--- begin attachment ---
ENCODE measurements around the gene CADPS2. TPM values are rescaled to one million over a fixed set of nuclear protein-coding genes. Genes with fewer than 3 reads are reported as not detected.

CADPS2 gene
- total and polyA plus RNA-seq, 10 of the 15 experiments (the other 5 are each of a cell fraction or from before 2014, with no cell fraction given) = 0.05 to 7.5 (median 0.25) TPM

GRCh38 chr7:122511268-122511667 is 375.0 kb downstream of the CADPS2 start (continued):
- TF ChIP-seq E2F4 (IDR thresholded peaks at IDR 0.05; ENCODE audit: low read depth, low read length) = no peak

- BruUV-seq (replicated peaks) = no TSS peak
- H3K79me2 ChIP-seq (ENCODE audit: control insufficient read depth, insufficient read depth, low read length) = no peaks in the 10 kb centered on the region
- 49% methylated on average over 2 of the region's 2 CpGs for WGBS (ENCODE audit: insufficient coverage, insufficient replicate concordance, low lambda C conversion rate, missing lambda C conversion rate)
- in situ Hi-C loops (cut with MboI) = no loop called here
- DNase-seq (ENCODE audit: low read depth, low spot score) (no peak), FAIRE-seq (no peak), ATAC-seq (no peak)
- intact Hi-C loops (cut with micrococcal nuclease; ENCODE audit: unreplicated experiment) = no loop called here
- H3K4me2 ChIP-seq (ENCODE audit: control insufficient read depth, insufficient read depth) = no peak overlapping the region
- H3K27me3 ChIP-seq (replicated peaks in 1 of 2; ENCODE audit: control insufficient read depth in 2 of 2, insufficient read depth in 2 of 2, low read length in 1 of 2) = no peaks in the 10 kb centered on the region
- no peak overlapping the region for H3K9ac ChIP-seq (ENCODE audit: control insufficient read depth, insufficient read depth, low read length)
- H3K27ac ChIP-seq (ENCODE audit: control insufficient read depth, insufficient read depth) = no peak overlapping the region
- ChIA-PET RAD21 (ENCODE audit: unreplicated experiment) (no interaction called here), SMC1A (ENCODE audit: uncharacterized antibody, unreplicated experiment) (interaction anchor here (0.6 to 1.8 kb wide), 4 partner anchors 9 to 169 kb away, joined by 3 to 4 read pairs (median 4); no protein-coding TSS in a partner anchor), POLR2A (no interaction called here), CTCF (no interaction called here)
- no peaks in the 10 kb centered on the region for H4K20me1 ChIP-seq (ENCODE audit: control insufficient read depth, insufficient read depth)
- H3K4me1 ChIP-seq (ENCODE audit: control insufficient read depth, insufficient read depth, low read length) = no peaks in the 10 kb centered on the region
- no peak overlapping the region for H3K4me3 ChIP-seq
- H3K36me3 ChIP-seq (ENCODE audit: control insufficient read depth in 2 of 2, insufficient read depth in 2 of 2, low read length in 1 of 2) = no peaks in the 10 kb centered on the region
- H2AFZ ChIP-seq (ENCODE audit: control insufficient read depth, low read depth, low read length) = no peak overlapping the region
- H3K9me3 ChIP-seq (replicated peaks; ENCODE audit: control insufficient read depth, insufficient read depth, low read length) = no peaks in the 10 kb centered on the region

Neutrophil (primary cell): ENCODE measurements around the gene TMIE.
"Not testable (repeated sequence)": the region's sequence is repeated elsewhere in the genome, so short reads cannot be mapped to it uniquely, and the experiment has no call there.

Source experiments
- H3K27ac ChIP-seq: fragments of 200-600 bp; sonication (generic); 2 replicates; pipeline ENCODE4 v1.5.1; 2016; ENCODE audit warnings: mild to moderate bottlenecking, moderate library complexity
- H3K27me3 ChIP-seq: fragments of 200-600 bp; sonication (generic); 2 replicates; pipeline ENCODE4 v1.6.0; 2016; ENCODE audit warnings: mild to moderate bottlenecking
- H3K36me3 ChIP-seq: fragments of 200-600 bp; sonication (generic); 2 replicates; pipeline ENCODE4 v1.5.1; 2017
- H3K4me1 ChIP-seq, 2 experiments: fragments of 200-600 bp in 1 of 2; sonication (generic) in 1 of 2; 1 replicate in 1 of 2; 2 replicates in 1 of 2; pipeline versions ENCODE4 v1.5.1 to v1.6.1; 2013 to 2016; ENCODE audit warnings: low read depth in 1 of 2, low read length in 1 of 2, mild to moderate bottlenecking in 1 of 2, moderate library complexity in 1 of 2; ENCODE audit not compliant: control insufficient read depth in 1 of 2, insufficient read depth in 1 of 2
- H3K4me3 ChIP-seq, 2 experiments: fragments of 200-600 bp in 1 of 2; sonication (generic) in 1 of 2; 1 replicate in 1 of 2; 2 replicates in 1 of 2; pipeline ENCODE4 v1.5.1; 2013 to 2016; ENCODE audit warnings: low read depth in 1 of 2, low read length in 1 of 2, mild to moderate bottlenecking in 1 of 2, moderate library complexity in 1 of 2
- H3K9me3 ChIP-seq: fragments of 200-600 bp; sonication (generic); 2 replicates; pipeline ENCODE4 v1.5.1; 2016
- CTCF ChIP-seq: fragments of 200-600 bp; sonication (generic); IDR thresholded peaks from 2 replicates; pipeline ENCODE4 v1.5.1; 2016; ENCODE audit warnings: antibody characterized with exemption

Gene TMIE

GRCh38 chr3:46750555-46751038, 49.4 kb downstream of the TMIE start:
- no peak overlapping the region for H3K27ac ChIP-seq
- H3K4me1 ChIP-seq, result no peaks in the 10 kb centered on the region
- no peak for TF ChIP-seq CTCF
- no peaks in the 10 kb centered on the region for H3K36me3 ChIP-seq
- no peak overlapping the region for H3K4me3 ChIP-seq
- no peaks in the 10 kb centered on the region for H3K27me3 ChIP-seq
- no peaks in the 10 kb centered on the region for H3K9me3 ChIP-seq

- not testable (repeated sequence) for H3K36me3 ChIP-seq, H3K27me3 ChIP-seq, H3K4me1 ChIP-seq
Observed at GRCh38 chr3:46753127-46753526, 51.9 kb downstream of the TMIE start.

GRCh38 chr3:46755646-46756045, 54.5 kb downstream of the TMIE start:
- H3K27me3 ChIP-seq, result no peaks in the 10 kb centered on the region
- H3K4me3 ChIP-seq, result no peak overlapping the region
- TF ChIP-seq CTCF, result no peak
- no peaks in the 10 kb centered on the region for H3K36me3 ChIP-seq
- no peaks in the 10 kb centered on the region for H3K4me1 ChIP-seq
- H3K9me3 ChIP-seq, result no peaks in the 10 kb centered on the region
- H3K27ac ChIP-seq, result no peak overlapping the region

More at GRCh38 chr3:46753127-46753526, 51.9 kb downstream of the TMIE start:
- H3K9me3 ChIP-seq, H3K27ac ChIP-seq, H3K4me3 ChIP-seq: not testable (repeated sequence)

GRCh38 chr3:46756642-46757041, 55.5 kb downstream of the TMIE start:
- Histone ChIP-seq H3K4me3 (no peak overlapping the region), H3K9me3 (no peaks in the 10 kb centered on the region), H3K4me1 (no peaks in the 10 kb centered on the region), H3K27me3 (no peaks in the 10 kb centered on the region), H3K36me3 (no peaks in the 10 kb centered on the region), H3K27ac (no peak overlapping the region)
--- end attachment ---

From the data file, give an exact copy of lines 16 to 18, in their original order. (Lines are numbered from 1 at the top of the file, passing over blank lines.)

- ChIA-PET RAD21 (ENCODE audit: unreplicated experiment) (no interaction called here), SMC1A (ENCODE audit: uncharacterized antibody, unreplicated experiment) (interaction anchor here (0.6 to 1.8 kb wide), 4 partner anchors 9 to 169 kb away, joined by 3 to 4 read pairs (median 4); no protein-coding TSS in a partner anchor), POLR2A (no interaction called here), CTCF (no interaction called here)
- no peaks in the 10 kb centered on the region for H4K20me1 ChIP-seq (ENCODE audit: control insufficient read depth, insufficient read depth)
- H3K4me1 ChIP-seq (ENCODE audit: control insufficient read depth, insufficient read depth, low read length) = no peaks in the 10 kb centered on the region